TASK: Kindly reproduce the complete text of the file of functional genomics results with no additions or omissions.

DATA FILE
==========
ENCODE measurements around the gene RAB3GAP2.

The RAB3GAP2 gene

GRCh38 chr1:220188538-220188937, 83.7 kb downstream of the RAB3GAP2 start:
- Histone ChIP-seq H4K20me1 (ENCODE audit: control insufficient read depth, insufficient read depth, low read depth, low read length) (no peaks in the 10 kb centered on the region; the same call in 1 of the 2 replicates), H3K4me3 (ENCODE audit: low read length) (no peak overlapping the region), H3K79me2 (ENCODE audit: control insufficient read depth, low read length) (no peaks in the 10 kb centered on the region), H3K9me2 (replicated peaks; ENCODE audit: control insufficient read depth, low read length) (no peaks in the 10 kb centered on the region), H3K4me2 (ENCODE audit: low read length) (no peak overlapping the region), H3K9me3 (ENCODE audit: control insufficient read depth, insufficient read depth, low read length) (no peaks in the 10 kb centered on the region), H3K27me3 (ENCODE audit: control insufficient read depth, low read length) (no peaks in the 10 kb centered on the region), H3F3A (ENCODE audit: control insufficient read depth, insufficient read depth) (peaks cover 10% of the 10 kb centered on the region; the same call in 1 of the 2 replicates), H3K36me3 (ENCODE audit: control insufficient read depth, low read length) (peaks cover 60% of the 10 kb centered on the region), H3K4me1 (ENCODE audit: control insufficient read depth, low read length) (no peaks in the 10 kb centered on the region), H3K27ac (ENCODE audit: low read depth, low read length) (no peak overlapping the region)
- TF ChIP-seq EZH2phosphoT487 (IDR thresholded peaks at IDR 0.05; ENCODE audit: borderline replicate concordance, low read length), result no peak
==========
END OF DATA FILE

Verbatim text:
ENCODE measurements around the gene RAB3GAP2.

The RAB3GAP2 gene

GRCh38 chr1:220188538-220188937, 83.7 kb downstream of the RAB3GAP2 start:
- Histone ChIP-seq H4K20me1 (ENCODE audit: control insufficient read depth, insufficient read depth, low read depth, low read length) (no peaks in the 10 kb centered on the region; the same call in 1 of the 2 replicates), H3K4me3 (ENCODE audit: low read length) (no peak overlapping the region), H3K79me2 (ENCODE audit: control insufficient read depth, low read length) (no peaks in the 10 kb centered on the region), H3K9me2 (replicated peaks; ENCODE audit: control insufficient read depth, low read length) (no peaks in the 10 kb centered on the region), H3K4me2 (ENCODE audit: low read length) (no peak overlapping the region), H3K9me3 (ENCODE audit: control insufficient read depth, insufficient read depth, low read length) (no peaks in the 10 kb centered on the region), H3K27me3 (ENCODE audit: control insufficient read depth, low read length) (no peaks in the 10 kb centered on the region), H3F3A (ENCODE audit: control insufficient read depth, insufficient read depth) (peaks cover 10% of the 10 kb centered on the region; the same call in 1 of the 2 replicates), H3K36me3 (ENCODE audit: control insufficient read depth, low read length) (peaks cover 60% of the 10 kb centered on the region), H3K4me1 (ENCODE audit: control insufficient read depth, low read length) (no peaks in the 10 kb centered on the region), H3K27ac (ENCODE audit: low read depth, low read length) (no peak overlapping the region)
- TF ChIP-seq EZH2phosphoT487 (IDR thresholded peaks at IDR 0.05; ENCODE audit: borderline replicate concordance, low read length), result no peak